Saturday, March 25, 2006

Tilapia Veracruz

In the Orthodox Church, the Annunciation is what is called a "fish, wine and oil" day. What this means is that the course of the fast (during which we abstain from all flesh meats, including fish, dairy products, and eggs) is eased so that we can celebrate this major feast of the Theotokos, so fish, wine and oil are permitted, even encouraged. This is also my patronal feast day, so I decided this year that I would bring a fish dish to share at fellowship after Liturgy today. About two months ago, our little church had a big banquet to celebrate our subdeacon Vasilly's ordination to the diaconate, and one of the dishes that I made was Tilapia Veracruz - for 50! (I also made Boeuf Bourgignonne for 90, but that's another post, AFTER Pascha.) Everyone who tried the fish loved it, and I'm making it again today, about 20 servings worth.

I doubt that this dish originated in Veracruz, and I doubt that its even very authentic. The only thing that I can vouch for is that the salsa is DEEEEEEELICIOUS! I've made the salsa alone as a dip a number of times since the banquet and we've loved it every time. This is so simple and easy and quick that you can even make it in the morning before church, just like I'm doing now!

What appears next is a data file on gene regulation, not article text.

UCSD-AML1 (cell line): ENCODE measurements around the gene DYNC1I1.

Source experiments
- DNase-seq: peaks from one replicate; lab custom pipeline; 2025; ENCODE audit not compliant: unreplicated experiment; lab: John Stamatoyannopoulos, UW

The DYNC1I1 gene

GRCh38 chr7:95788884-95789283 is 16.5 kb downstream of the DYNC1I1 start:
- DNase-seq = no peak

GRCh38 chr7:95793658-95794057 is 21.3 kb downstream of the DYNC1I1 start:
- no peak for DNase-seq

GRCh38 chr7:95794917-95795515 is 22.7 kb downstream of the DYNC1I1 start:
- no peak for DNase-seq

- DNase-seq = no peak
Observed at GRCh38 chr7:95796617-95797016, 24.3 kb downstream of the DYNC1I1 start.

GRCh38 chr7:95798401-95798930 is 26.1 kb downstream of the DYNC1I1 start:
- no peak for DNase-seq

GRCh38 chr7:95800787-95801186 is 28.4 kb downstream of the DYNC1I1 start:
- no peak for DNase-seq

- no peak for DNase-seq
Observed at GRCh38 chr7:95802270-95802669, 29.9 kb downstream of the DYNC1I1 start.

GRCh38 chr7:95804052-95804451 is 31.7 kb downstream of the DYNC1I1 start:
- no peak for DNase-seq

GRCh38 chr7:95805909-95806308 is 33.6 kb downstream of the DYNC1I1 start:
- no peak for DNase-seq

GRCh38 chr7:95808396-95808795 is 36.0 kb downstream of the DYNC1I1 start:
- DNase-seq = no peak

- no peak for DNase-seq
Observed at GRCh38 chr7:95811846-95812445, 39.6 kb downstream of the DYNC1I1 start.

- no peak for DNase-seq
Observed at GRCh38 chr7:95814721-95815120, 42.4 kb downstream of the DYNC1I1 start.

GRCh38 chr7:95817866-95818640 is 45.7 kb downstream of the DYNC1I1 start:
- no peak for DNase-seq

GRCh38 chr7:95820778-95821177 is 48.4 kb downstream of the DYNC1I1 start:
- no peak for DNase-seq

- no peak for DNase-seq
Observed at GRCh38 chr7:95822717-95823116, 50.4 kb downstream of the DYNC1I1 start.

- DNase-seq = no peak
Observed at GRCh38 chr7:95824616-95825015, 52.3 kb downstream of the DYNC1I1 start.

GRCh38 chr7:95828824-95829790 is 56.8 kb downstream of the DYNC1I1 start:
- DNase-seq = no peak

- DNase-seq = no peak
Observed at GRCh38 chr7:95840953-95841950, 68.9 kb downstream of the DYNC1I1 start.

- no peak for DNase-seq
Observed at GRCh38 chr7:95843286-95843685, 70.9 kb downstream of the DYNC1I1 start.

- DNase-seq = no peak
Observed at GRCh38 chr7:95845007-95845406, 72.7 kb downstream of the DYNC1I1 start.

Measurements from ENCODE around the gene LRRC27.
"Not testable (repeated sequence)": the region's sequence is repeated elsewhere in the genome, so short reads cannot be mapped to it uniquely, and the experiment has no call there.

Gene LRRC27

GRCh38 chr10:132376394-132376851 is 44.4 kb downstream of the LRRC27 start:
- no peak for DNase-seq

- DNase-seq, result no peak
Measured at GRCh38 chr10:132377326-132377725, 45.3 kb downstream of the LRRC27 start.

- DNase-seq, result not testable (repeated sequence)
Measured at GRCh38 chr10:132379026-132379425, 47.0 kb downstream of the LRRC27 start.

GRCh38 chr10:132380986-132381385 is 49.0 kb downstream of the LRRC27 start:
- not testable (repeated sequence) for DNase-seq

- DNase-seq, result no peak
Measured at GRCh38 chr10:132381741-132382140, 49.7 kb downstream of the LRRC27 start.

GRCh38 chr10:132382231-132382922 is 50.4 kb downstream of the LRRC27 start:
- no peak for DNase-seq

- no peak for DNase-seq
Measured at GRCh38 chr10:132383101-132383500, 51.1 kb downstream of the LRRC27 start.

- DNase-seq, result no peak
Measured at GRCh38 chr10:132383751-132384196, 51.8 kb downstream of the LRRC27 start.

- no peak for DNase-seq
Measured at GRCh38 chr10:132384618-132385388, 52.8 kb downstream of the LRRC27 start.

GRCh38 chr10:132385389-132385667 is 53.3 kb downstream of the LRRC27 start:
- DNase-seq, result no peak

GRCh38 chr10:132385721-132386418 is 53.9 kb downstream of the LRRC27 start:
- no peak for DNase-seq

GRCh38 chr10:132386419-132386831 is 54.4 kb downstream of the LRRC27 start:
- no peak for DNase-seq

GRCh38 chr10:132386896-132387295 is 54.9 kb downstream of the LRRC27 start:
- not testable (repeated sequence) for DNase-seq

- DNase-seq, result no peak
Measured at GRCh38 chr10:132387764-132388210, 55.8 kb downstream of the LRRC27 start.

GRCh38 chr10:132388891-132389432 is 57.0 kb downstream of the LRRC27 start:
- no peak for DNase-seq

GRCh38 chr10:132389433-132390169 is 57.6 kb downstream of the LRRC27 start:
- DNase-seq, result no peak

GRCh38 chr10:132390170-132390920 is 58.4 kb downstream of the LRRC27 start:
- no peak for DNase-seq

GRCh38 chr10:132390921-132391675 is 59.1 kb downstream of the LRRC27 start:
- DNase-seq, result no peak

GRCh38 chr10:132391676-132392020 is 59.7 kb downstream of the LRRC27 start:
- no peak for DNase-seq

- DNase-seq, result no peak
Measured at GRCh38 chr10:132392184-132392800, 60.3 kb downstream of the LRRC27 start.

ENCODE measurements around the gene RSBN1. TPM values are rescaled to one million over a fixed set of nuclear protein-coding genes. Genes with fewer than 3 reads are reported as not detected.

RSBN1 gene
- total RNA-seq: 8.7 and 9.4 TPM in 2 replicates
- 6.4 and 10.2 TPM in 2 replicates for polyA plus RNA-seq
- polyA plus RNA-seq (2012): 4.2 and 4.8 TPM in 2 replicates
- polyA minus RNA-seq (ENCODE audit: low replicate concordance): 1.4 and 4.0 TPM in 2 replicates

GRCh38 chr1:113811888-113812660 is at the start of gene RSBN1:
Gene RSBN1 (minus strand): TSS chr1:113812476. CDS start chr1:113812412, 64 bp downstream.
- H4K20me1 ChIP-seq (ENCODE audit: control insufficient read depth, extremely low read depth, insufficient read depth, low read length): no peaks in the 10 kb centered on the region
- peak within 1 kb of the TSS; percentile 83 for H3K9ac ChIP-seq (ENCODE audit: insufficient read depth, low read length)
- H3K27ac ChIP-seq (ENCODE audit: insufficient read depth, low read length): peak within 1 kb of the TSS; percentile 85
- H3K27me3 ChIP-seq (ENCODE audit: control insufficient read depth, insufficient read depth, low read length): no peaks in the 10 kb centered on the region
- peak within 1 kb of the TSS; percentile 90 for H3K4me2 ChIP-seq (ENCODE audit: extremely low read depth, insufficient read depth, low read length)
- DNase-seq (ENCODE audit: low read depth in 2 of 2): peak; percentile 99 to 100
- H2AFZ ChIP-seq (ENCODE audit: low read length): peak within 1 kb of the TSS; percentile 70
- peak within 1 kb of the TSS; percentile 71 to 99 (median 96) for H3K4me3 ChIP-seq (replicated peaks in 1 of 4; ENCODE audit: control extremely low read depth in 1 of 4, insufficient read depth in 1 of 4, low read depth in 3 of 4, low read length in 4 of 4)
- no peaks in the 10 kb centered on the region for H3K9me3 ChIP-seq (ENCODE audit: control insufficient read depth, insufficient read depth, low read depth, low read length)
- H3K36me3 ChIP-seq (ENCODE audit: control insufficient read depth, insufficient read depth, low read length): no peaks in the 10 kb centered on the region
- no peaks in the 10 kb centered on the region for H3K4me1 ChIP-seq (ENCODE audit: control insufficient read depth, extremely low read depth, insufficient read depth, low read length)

Tilapia Veracruz

1 15 oz can diced tomatoes and jalapenos in juice
1 medium onion, chopped fine
3-4 cloves garlic, minced
1 Tbs dry sherry
2 Tbs fresh lime juice
1/3 C sliced green olives
1/3 C sliced black olives
1/4 to 1/2 C chopped cilantro
2 Tbs capers (optional)
1 jalapeno, minced (optional - can use more or less)
3 -4 lbs firm white fish filets, such as tilapia

Preheat the oven to 450F. Dump everything except the fish together in a bowl and mix well. Lightly oil the bottom and sides of a 9 x 13 pyrex baking dish. Lay the fish fillets over the bottom, overlapping them so that you can fit them all in one even layer. Spread the salsa evenly over the top. Bake uncovered for 20 minutes at 450, or until the fish is cooked.

Notes: If you don't have a can of tomatoes with jalapenos, or if you prefer your food very mild, use plain tomatoes - you can always add the minced jalapeno yourself if you want. I always have capers in my house because I love them and cook with them all time, and they add a wonderful flavor to the salsa, but they are not necessary. If you choose to not use capers, add an equal amount of green olives to add just the right amount of piquancy. I find that minced green olives can substitute for capers in some recipes. This salsa is so yummy, that you can cook pretty much anything in it - try chicken or pork, in particular.

Ill upload a photo this afternoon. - gotta get to church right now - cant' be late!

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